Diamond Ring Buying Guide – All You Need to Know

Diamond Ring Buying Guide – All You Need to Know

If there is one jewel that is of greater importance to a man than it is to a lady, it must be the diamond engagement ring! Strange as it may sound, this stone plays a pivotal role in deciding a man’s marital bliss. One small mistake in choosing the perfect ring, can not only break his heart, but can also leave him potentially broke, financially! This is reason enough to do some serious stone-searching.

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An Engagement ring and a diamond ring have almost become synonymous. There are so many options available in the market but there is very limited information available for the general public. Even the facts available are given in complicated technical jargon that it is hard to understand.

The aim of this guide is to give you a clear picture of what you should know about diamonds, how to select the perfect one, and the common mistakes that can be avoided. There are tips on how you should care for the diamond jewels and how to insure these priceless stones. Have a read and acquaint yourself with these valuable facts before you buy the invaluable jewel of a lifetime.

The basics of buying a Diamond ring

It has become customary to seal a loving relationship with a diamond ring. After all, diamonds are forever and they are a women’s best friend! But they are arguably the costliest of stones.

Diamonds have that allure. They have a rich past. Full of magic and mystery. We have all grown up listening to fairy tales and folk stories featuring mystical rings of diamond. These startlingly   beautiful stones have fired the imagination and riddled the minds of several generations. Diamonds supposedly have paranormal powers, antidotal ability of neutralizing any poison, and pave the path to your immortality, to name a few! It is considered an emblem of undying love and trust. A diamond ring is a symbol that represents the sanctity of a relationship which it seals.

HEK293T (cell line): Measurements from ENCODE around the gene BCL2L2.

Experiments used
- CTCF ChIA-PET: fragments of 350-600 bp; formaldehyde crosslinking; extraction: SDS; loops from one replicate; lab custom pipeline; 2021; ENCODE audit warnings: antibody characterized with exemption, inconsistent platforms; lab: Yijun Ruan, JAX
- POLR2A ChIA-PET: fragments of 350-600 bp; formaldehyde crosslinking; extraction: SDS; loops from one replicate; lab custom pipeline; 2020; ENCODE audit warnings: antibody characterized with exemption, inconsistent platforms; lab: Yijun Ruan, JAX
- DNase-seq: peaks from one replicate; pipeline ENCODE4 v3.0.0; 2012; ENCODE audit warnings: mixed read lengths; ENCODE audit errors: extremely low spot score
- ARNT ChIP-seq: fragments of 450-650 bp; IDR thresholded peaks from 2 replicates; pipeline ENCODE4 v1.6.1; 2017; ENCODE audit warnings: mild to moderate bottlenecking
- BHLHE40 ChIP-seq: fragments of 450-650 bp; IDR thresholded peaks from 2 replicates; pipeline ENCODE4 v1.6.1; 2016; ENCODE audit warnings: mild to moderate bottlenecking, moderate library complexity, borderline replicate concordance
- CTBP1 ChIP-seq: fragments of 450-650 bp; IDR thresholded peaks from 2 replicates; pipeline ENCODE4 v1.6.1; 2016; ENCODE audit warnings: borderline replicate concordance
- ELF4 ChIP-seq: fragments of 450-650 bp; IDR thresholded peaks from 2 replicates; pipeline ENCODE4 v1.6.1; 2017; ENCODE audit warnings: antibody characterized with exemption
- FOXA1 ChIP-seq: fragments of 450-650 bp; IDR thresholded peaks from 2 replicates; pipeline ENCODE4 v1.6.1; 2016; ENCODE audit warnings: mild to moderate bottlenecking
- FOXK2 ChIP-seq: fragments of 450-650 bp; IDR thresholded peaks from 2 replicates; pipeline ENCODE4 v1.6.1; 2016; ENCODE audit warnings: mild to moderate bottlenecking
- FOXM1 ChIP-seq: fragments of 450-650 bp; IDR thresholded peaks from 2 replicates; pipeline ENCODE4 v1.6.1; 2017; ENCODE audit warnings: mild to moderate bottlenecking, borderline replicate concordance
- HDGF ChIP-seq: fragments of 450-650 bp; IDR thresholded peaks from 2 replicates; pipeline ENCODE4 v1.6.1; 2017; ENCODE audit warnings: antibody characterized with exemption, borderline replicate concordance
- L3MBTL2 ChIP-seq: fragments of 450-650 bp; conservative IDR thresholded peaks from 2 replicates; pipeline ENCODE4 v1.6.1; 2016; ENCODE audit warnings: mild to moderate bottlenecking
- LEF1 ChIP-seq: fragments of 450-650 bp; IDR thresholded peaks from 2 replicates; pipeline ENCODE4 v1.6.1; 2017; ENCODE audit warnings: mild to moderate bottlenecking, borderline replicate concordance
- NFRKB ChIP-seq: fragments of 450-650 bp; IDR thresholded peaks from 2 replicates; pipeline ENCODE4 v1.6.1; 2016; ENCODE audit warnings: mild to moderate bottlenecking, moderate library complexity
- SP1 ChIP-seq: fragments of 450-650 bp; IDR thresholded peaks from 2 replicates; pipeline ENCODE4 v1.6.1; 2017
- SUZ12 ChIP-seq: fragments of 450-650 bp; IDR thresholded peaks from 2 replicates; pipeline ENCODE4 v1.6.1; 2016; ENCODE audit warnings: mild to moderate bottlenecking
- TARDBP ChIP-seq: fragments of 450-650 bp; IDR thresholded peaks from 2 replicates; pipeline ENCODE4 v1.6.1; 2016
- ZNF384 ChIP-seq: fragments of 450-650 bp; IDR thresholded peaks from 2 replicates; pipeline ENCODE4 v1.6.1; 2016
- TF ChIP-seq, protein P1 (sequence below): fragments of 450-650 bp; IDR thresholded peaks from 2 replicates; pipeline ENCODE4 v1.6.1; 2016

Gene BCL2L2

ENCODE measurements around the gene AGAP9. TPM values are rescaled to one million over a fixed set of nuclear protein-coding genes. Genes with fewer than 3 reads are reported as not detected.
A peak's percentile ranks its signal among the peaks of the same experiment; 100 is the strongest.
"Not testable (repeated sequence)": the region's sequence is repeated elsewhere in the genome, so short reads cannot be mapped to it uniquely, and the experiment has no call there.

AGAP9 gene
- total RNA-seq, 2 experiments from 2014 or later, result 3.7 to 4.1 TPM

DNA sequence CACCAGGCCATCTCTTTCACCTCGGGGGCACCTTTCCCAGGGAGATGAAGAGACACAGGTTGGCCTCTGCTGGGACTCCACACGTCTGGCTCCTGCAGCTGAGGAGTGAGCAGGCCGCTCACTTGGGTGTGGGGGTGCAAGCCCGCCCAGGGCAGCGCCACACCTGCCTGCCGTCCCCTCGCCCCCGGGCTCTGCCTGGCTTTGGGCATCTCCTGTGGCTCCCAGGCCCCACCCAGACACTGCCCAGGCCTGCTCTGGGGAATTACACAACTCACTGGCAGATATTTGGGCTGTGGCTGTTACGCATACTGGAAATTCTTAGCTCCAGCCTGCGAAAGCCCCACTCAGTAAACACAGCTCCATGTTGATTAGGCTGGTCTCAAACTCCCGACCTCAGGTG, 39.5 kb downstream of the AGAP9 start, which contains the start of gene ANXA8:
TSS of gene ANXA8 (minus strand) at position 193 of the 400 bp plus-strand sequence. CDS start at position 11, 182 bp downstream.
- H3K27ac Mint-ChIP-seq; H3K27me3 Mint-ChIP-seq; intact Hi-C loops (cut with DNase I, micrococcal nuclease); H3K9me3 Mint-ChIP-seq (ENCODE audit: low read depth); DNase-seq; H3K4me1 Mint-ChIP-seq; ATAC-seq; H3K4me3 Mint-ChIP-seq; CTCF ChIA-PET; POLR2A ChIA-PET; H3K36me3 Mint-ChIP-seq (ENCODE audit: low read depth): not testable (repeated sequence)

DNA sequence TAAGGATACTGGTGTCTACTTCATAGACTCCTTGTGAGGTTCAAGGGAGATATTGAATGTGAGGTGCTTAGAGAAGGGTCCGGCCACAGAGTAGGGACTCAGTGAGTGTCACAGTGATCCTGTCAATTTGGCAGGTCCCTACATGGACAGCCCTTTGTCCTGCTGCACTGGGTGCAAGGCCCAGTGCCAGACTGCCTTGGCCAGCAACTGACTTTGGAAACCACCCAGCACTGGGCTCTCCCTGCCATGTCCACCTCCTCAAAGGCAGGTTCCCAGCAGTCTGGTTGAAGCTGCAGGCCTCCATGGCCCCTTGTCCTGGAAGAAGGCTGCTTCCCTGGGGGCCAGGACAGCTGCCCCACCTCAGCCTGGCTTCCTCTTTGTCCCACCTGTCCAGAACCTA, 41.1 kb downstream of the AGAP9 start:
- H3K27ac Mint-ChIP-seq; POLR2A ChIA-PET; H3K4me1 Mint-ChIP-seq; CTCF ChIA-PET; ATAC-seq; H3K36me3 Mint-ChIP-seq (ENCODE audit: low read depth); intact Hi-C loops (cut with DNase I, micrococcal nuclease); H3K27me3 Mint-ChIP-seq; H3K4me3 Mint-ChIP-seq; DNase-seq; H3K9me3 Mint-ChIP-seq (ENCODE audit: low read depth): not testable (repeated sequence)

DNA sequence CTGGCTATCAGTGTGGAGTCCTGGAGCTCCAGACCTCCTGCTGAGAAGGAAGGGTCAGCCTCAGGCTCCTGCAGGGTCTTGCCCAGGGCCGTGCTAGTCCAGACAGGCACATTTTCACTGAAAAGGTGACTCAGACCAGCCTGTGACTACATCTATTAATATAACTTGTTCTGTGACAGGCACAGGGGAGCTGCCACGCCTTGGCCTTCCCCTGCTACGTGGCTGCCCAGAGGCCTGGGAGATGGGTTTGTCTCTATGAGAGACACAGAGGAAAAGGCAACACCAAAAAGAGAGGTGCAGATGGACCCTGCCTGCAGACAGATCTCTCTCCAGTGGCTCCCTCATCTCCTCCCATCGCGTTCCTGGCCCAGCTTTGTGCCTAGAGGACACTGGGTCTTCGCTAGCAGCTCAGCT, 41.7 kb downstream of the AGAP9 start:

If you plan to buy a diamond ring, you’d better get your basic Cs right – Color, Cut, Clarity, Carat weight.


Every diamond is unique. Nature has ensured that the diamond you are to gift your loved one is peerless! It is one of a kind. Unparalleled.


A diamond’s color is graded by GIA (Gemological Institute of America). The GIA color scale categorizes colors on a scale of D (colorless) to Z(light yellow/brown). It is extremely difficult to find a colorless diamond and most of the jewelry is made with colorless diamond with a brown or yellow tint. A diamond is color graded by comparing it to a master set. Each letter denotes a specific color and grading is done by observing how noticeable that color is.

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The GIA standard for cut of a diamond ranges from Excellent to Poor and applies to diamonds that are color graded by GIA standards. A polished diamond’s beauty depends on its interaction with light. How the light strikes the surface, the amount of light entering the diamond and the way it finally reaches the eye of the beholder, will determine the diamond’s sparkle.

There are three attributes to the cut.

  • Brightness is the total of all white light that is reflected from the interior as well as the surface of a diamond.
  • Fire refers to the flares of colors that are emitted by a diamond.
  • Scintillation is the flashes of light observed whenever the diamond, observer or the light moves.

All these attributes contribute to the overall quality of a diamond. So, it is important to cut a diamond in perfect proportions and symmetry. It must be polished to optimize its reflective quality and have maximum brightness, fire and scintillation.


The GIA has eleven grades for judging the clarity of a diamond. It starts with Flawless, which is nearly impossible to find. Since diamonds are formed as a result of being subjected to very high temperature and pressure, some innate characteristics are unavoidable. In fact, these very ‘imperfections’ are helpful in distinguishing an original from a fake!

There are flaws in the form of cracks, bubbles, or other imperfections that will affect clarity. Diamonds are categorized into one of these six groups according to degree of flaws.

F = Flawless

IF = Internally flawless. Some flaw exists on the surface.

VVS1-VVS2 = Very Very Slightly Included. Minute inclusions are difficult to detect with 10X magnification.